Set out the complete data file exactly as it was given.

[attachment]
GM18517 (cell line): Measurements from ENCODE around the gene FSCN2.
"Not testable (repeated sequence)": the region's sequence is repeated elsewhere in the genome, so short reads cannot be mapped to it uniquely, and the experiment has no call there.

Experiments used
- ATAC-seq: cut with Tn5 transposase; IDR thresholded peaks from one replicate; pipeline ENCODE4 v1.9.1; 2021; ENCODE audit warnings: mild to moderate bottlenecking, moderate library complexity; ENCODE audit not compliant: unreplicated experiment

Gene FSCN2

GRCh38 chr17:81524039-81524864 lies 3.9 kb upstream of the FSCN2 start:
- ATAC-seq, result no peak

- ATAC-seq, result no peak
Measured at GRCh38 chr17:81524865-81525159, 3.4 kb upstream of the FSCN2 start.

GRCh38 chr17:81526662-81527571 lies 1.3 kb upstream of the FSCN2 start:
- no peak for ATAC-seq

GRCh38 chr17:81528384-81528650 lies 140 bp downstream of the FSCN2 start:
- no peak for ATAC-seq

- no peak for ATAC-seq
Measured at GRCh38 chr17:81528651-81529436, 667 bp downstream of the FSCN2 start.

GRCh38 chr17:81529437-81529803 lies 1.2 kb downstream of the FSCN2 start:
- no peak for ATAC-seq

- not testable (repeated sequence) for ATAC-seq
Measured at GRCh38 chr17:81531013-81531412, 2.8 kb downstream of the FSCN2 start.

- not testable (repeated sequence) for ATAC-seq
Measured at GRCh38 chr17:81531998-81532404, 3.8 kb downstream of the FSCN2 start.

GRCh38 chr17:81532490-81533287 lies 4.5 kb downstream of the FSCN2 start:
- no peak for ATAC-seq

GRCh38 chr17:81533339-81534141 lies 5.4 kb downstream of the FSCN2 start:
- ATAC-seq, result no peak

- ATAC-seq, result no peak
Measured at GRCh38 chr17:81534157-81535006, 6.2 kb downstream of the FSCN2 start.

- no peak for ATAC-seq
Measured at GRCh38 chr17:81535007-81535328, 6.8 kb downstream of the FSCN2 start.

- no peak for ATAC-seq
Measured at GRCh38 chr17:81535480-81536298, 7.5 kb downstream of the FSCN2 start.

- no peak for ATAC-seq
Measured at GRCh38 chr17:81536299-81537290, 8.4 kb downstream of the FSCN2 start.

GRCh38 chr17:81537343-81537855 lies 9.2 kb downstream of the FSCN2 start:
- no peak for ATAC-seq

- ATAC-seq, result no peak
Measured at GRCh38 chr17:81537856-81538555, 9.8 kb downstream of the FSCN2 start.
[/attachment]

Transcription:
GM18517 (cell line): Measurements from ENCODE around the gene FSCN2.
"Not testable (repeated sequence)": the region's sequence is repeated elsewhere in the genome, so short reads cannot be mapped to it uniquely, and the experiment has no call there.

Experiments used
- ATAC-seq: cut with Tn5 transposase; IDR thresholded peaks from one replicate; pipeline ENCODE4 v1.9.1; 2021; ENCODE audit warnings: mild to moderate bottlenecking, moderate library complexity; ENCODE audit not compliant: unreplicated experiment

Gene FSCN2

GRCh38 chr17:81524039-81524864 lies 3.9 kb upstream of the FSCN2 start:
- ATAC-seq, result no peak

- ATAC-seq, result no peak
Measured at GRCh38 chr17:81524865-81525159, 3.4 kb upstream of the FSCN2 start.

GRCh38 chr17:81526662-81527571 lies 1.3 kb upstream of the FSCN2 start:
- no peak for ATAC-seq

GRCh38 chr17:81528384-81528650 lies 140 bp downstream of the FSCN2 start:
- no peak for ATAC-seq

- no peak for ATAC-seq
Measured at GRCh38 chr17:81528651-81529436, 667 bp downstream of the FSCN2 start.

GRCh38 chr17:81529437-81529803 lies 1.2 kb downstream of the FSCN2 start:
- no peak for ATAC-seq

- not testable (repeated sequence) for ATAC-seq
Measured at GRCh38 chr17:81531013-81531412, 2.8 kb downstream of the FSCN2 start.

- not testable (repeated sequence) for ATAC-seq
Measured at GRCh38 chr17:81531998-81532404, 3.8 kb downstream of the FSCN2 start.

GRCh38 chr17:81532490-81533287 lies 4.5 kb downstream of the FSCN2 start:
- no peak for ATAC-seq

GRCh38 chr17:81533339-81534141 lies 5.4 kb downstream of the FSCN2 start:
- ATAC-seq, result no peak

- ATAC-seq, result no peak
Measured at GRCh38 chr17:81534157-81535006, 6.2 kb downstream of the FSCN2 start.

- no peak for ATAC-seq
Measured at GRCh38 chr17:81535007-81535328, 6.8 kb downstream of the FSCN2 start.

- no peak for ATAC-seq
Measured at GRCh38 chr17:81535480-81536298, 7.5 kb downstream of the FSCN2 start.

- no peak for ATAC-seq
Measured at GRCh38 chr17:81536299-81537290, 8.4 kb downstream of the FSCN2 start.

GRCh38 chr17:81537343-81537855 lies 9.2 kb downstream of the FSCN2 start:
- no peak for ATAC-seq

- ATAC-seq, result no peak
Measured at GRCh38 chr17:81537856-81538555, 9.8 kb downstream of the FSCN2 start.